They met 76 years ago today. In 1942 America, race relations were not going well. The United States was at war overseas, but there were social battles taking place throughout the South, too.
Blacks and whites from everywhere in the South came together in Durham, North Carolina for a meeting called the Southern Conference on Race Relations.
These were men looking for a way forward for blacks in America. They felt the survival of American society was in the balance.
Blacks coming back from World War I did not experience the same respect and admiration as the white soldiers. These brave and patriotic men returned to a segregated society where they were treated as second-class citizens.
The members of the conference wanted to change that so that the soldiers returning from World War II would have a different experience.
Here is a small part of the statement of purpose for the conference: “Let us bear ever in mind that the soul of the South and nation are at stake no less than the fortunes of the Negro race…Should our just demands be denied by the white South, we can still appeal to the conscience of the nation; and failing here, we can appeal to the Supreme Court of History, before the Great White Throne of the Future. Oppressed groups of whatever persuasion have always the assurance that in their struggles for deliverance they have Time and Right and God on their side…”
What came out of the meetings was called the “Durham Manifesto,” and here are some of the main proposals that were reached:
1. Under Political and Civil Rights, they advocated for full voting rights for black citizens, the removal of the poll tax and the elimination of white primaries (only whites could vote in primaries, so their candidates were always the choice in the general election).
They also included a very specific recommendation concerning the police and blacks: “Civil rights include personal security against abuses of police power by white officers of the law. These abuses, which include wanton killings, and almost routine beatings of Negroes, whether they be guilty or innocent of an offense, should be stopped now, not only out of regard for the safety of Negroes, but of common respect for the dignity and fundamental purpose of the law.”
In a similar vein, they discussed lynchings: “Although there has been, over the years, a decline in lynchings, the practice is still current in some areas of the South [at least 3,959 lynchings of African-Americans in twelve southern states between 1877 and 1950, including 76 in Virginia], and substantially, even if indirectly, defended by resistance to Federal legislation designed to discourage the practice.”
The conference members also opposed the usual practice of the exclusion of blacks from serving on juries.
2. Under Industry and Labor, they recommended equal pay for equal work for blacks, their inclusion in all “unskilled, semi-skilled and skilled branches of work” and the rejection of barring blacks from labor unions.
3. For “Service Occupations,” they suggested “a wholesome environment, living accommodations, food, uniforms and rest rooms, all of an approved standard.” They also recommended “the ability to organize labor unions and provisions for old age insurance, unemployment compensation, workmen’s compensation, the wage and hour act, and other benefits of Social Security legally provided to workers of other categories.”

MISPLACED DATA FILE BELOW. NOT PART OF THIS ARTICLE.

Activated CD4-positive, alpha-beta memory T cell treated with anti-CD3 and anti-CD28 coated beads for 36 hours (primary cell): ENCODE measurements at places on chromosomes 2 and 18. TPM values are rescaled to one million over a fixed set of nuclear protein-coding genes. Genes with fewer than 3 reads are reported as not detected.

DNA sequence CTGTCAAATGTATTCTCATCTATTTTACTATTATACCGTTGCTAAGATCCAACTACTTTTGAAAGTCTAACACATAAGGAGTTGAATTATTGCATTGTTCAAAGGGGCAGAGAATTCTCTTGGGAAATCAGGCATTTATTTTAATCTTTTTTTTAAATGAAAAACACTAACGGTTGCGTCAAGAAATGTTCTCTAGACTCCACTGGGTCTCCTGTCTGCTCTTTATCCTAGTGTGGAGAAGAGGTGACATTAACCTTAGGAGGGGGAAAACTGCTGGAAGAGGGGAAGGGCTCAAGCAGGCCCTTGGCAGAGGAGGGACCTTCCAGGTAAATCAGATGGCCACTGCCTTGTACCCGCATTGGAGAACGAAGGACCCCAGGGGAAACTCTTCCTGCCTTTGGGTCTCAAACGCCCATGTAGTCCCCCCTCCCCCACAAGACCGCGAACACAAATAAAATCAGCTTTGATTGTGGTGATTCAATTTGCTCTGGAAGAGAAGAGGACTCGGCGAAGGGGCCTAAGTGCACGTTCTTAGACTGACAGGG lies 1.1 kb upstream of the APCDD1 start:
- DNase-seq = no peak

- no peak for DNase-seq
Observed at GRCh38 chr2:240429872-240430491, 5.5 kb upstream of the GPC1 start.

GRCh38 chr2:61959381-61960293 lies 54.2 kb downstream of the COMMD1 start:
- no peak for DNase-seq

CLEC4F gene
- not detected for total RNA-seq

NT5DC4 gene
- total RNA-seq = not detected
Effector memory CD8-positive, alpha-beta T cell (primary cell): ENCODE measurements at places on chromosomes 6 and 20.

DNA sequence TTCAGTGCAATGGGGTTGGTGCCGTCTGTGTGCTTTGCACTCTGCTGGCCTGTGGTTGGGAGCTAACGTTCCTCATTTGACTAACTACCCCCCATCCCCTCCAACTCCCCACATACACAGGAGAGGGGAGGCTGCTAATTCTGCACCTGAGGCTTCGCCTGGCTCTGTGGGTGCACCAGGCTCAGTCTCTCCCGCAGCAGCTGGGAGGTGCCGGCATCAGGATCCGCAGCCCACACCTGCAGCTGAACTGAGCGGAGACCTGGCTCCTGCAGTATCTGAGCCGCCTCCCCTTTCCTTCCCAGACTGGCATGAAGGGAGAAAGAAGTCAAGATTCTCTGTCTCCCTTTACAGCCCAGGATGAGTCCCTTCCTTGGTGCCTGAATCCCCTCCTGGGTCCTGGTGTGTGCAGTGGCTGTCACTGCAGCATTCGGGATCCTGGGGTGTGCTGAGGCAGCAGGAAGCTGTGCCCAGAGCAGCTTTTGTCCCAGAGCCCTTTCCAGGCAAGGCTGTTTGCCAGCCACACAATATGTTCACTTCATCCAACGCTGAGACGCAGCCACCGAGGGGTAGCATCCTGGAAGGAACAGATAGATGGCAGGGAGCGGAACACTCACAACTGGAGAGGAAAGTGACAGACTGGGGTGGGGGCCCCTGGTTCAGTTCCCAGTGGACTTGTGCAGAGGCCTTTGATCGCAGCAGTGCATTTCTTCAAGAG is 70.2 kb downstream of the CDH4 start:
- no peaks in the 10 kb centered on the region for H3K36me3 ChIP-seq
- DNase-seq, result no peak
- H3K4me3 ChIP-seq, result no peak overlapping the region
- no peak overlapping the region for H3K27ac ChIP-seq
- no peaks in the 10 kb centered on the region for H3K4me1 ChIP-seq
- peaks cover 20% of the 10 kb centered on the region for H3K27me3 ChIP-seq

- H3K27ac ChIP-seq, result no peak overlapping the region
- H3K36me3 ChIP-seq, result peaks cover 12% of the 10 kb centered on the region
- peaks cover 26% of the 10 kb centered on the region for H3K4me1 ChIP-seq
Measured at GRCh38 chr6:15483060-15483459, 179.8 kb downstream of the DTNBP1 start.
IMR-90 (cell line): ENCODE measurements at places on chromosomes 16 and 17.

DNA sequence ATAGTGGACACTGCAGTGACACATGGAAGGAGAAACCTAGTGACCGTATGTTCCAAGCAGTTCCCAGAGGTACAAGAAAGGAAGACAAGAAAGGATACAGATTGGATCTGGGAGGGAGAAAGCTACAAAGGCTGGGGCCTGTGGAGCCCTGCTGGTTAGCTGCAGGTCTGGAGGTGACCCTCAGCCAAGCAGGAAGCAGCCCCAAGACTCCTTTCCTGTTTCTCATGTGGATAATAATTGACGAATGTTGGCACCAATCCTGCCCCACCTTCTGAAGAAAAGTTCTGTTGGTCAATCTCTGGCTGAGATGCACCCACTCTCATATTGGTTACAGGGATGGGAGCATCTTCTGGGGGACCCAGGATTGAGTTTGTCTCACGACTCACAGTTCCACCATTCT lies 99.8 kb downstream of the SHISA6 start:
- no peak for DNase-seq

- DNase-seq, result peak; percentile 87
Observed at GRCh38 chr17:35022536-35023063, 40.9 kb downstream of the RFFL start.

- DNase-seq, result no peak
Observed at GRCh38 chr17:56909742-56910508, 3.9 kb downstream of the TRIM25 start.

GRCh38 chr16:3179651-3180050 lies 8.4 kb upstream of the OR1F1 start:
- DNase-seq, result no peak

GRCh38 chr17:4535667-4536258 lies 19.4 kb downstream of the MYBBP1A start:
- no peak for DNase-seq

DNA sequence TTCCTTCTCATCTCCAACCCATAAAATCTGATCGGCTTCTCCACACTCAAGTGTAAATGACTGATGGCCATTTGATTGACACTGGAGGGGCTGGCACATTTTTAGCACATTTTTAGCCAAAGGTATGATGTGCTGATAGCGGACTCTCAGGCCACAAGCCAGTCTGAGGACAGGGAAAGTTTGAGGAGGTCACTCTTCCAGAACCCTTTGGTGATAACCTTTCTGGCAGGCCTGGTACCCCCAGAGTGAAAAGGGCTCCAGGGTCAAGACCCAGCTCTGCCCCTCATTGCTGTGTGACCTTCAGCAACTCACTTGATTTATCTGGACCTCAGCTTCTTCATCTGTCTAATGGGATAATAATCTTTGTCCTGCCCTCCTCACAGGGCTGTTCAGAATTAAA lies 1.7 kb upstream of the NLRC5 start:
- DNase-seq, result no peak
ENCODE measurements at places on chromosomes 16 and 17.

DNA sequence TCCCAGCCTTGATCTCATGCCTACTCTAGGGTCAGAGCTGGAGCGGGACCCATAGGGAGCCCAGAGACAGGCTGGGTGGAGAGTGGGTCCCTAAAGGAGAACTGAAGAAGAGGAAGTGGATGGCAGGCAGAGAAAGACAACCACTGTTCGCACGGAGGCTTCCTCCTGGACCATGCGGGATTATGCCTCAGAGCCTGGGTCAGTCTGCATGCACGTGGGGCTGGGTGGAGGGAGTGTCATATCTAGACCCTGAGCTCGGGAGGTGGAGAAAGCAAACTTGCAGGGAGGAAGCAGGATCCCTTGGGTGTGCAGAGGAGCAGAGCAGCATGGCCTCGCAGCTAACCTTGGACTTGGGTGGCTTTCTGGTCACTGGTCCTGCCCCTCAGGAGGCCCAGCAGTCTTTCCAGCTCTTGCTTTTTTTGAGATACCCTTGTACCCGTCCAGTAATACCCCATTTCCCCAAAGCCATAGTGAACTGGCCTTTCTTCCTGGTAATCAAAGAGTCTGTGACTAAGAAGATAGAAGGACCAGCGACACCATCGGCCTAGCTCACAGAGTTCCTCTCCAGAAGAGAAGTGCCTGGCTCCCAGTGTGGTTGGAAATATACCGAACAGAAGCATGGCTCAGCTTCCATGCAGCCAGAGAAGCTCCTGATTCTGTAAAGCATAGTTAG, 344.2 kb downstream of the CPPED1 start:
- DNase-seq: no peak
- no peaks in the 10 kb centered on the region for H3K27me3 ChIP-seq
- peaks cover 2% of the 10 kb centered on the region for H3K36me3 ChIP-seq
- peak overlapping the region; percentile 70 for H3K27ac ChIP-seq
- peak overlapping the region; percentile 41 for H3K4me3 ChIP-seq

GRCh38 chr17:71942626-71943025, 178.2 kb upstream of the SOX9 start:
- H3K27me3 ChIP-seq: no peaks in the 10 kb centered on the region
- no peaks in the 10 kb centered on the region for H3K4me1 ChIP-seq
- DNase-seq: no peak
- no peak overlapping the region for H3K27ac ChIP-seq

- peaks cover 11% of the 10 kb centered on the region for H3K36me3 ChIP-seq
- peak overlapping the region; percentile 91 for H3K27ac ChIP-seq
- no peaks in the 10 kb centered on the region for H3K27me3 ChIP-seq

4. Under Education, positions taken included greater expenditures for the education of blacks. They did not push for desegregation (that would take about 10-plus years to get through the courts and about 25-30 years to become a reality). They also felt black teachers should be compensated at the same rate as white ones.
5. With Social Welfare and Health, they felt that there should be “mandatory provisions that a proportion of the facilities in all public hospitals be available for Negro patients.” They also advocated that black doctors, nurses and social workers be given equal opportunities to work.
These are only a handful of the recommendations made at the conference. It is interesting to see how far our country has come since 1942, but also how far we have to go. Just think, the same KKK that was lynching black people then marched through the streets of Charlottesville last year.
In November, we have the chance to vote for men and women who want to continue the journey toward equal rights for ALL Americans throughout the country.
Of course, that is for people who get that chance to vote—there are allegedly attempts in Georgia, Florida, North Dakota (Native Americans) and elsewhere to suppress minority voting.
Let’s also remember the problem of racial gerrymandering in Virginia that has yet to be resolved.
We should feel the same urgency today that was expressed in the Durham Manifesto. Part of the conclusion of the Manifesto says it best: “Local issues in the South, while admittedly holding many practical difficulties, must be met wisely and courageously if this Nation is to become a significant political entity in a new international world…Herein rests the chance to reveal our greatest weakness or our greatest strength.”
As with many of our forefathers (and mothers), let us choose strength.
Steve Frey is a writer and CEO of Ascendant Educational Services based in Radford.